Beauty, Buenos Aires, California, Christian Baldini, composer, Compositor, Concert Hall, Conductor, Dance, Flamenco, folklore

Gabriel Bolaños in Conversation with Christian Baldini

On May 20, 2023, we will perform “Ecosystem” by Gabriel Bolaños with the UC Davis Sinfonietta at the Ann E. Pitzer Center. Gabriel completed his Ph.D. in Composition at UC Davis, and used to be our Teaching Assistant with the UC Davis Symphony Orchestra, including our tour of Spain. He is currently an Assistant Professor of Music Composition at Arizona State University, where he teaches courses in composition, analysis, music technology, and acoustics, and co-directs the PRISMS contemporary music festival. Below is an interview with Gabriel.

Christian Baldini: Dear Gabriel, what a pleasure it is to bring your music back to our campus! I have such fond memories of having you here as our TA many moons ago. Tell us, you are now a Professor, what are some of your fondest memories of your time in Davis, as you were working to complete your Ph.D. in composition?

Gabriel Bolaños: Thank you so much, Christian! It’s an honor for me to stay connected both personally and musically with you and with UC Davis.

I actually have only fond memories of grad school. It was stressful and challenging, but also a period of extensive creative and personal growth for me. Some of my best memories (and greatest learning experiences) were working with the Empyrean Ensemble and with the UC Davis Symphony Orchestra. I learned so much about my craft and how to communicate my musical intentions to performers through these opportunities.

CB: How has life changed for you since becoming a Professor?

GB: It feels very strange to have some stability in life! Growing up, I moved every 2-3 years (often internationally), and after grad school I was bouncing all around the US and Nicaragua with my wife Megan. We have been living in Phoenix since 2019 and finally feel stable. We’re now about to start a family together- our first son, Gabriel, is due any day now!

CB: Your music is very special. It deals with sonic objects, it is related to color, texture, and also to perception. How would you explain your music to someone who is not familiar with it?

GB: My music often treats color (timbre) as a structural parameter equal to harmony. I like to collaborate with performers (or even get my hands on instruments I’m writing for) to explore new sounds and playing styles. Once I discover some interesting or unusual structures, I attempt to build a musical narrative around a tight economy of these ideas. These narratives often play with perception, ambiguity, recognizability/unrecognizability, and processes of sudden changes vs. gradual transitions.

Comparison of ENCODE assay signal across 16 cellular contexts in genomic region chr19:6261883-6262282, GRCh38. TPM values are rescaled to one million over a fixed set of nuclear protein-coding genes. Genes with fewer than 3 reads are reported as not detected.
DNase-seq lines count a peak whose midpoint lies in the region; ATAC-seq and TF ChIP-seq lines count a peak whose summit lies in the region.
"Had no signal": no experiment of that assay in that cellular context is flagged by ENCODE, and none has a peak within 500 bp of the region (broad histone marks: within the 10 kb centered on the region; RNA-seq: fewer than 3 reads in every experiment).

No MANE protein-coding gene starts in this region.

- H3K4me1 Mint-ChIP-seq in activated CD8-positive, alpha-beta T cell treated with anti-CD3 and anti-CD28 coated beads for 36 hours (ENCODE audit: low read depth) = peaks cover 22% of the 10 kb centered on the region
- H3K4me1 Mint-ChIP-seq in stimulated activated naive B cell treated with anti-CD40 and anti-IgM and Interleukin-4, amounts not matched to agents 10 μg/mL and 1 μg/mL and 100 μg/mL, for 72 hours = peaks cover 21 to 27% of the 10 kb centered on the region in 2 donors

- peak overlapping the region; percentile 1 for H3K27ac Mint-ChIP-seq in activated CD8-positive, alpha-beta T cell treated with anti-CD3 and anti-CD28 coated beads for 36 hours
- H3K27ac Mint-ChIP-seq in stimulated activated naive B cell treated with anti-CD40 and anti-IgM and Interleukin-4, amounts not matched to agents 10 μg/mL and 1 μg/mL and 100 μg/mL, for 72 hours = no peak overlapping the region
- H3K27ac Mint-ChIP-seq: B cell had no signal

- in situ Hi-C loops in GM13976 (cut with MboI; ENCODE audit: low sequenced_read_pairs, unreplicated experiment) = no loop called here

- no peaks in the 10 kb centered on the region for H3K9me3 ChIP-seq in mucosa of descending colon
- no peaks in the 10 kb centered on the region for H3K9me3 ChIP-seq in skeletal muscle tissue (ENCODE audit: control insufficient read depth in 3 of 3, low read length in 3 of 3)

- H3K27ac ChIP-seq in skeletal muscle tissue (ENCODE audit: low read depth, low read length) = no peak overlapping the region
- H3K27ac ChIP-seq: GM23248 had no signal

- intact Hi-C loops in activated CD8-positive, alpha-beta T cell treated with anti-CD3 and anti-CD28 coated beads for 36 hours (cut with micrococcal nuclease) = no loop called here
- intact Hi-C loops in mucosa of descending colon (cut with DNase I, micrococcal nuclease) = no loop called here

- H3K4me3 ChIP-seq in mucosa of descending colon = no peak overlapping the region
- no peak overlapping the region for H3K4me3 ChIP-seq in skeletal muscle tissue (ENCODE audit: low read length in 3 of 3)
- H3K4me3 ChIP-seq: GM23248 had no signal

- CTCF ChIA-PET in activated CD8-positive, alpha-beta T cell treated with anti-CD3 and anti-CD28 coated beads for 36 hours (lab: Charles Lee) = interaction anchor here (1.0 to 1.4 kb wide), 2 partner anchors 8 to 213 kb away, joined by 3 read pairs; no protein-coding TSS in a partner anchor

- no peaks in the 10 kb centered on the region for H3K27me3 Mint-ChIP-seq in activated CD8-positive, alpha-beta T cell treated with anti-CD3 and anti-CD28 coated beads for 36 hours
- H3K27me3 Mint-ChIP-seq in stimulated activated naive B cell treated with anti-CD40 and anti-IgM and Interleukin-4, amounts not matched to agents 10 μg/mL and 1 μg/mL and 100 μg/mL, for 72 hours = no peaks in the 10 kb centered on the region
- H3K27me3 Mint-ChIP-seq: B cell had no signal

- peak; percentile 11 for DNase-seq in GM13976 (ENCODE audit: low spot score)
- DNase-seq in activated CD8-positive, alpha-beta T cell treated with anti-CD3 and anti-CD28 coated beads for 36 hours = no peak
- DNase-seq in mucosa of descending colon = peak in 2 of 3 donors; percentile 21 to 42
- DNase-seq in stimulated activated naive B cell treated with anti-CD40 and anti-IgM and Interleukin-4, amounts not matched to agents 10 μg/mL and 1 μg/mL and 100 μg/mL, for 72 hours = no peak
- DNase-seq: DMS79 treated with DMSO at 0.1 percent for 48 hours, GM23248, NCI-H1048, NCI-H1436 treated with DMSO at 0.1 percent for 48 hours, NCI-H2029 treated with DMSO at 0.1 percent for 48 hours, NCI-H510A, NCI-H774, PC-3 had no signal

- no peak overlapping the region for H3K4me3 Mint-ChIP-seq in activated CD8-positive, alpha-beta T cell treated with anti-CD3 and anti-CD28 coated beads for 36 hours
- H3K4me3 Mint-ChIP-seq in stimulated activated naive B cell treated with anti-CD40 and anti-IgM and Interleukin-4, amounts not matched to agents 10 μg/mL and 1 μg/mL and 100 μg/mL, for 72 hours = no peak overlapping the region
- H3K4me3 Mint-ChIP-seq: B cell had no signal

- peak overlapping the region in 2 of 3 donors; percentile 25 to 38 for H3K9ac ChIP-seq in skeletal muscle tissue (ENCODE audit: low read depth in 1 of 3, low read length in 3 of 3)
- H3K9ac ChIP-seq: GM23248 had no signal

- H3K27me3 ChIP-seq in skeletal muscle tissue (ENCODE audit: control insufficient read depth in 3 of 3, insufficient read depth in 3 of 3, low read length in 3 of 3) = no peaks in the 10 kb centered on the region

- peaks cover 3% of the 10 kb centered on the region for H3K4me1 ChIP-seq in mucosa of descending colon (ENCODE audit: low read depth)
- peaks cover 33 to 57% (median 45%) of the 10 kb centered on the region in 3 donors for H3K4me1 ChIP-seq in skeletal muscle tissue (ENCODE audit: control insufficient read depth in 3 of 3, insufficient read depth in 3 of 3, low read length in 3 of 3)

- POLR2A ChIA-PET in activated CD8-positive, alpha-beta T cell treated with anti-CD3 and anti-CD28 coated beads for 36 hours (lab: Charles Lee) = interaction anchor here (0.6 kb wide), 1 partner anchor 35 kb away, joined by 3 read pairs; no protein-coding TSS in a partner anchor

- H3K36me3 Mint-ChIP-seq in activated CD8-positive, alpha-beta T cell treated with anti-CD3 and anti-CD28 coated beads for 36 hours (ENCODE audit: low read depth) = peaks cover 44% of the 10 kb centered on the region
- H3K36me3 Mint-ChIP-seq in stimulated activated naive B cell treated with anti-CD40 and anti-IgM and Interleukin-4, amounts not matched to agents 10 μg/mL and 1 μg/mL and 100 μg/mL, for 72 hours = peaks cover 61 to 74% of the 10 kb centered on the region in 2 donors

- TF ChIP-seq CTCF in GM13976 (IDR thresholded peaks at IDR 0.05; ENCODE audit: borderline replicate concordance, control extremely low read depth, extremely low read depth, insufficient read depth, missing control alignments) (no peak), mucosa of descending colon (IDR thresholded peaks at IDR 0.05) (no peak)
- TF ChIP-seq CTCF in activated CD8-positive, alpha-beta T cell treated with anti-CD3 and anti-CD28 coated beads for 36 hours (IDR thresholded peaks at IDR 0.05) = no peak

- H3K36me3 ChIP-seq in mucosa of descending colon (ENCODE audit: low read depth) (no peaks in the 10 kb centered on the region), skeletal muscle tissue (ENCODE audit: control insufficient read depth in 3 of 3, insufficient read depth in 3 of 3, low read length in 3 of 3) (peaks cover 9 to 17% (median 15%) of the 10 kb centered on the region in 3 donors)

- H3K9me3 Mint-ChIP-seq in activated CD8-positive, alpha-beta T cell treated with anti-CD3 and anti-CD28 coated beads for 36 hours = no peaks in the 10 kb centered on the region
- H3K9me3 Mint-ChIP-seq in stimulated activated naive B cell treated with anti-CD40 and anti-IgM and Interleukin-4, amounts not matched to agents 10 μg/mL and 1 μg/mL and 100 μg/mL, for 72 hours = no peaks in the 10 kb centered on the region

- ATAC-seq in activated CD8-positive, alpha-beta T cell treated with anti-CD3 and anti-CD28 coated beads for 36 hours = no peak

CB: Can you talk a little bit about “Ecosystem”?

GB: I wrote this piece in 2014 for AMF- a summer music festival. I spent a long time experimenting ways to create a highly unrecognizable timbre with just the acoustic instruments. In the end, I settled on this relatively unknown technique where you tie magnetic tape to a piano string, and gently pull on/rub the tape. This produces a very complex tone with rich, unpredictable partials that sounds like an electronically synthesized sound. This timbre is central to the piece, and is a “seed” from which many of the harmonies and textures were developed. At the time I was also very interested in exploring the intersections of music and language, and I incorporated lots of whispering of various tongue-twisters in the piece to add an additional palette of unpitched colors and textures.

CB: What are some of your strongest influences as a composer and performer, and why?

GB: I love composers that focus on timbre: Grisey, Murail, Saariaho, Harvey, Vivier, Cerha, Maiguashca, and Romitelli. I greatly admire Ligeti, not just for his impeccable craft, but also because he was non-dogmatic in the way he incorporated different styles into his music and made them his own.

I grew up playing guitar and studying flamenco music and Latin American folk music. I love Sabicas, Sanlucar, Peña, Yamandú Costa, Yupanqui, Os Mutantes, and Quinteto Contrapunto.

At ASU I also teach many electronic-music classes, and have grown to like Trevor Wishart, Suzanne Ciani and Morton Subotnick. I find lots of inspiration in their electroacoustic thinking.

CB: What is your advice for young composers? How can someone find their own individual voice?

GB: I always remember the advice that my old composition professor, Fabien Lévy, gave to me: “it is better not to study composition than to study with the wrong person.”

Composition lessons are very personal and can have a deep, sustained impact on your outlook. It’s important that the student trust the instructor’s intentions and also like the instructor’s music, or it could be very damaging. Studying with the wrong person is like learning an incorrect technique on an instrument: to correct this, you have to un-learn a bad habit, and then start all over with the correct way.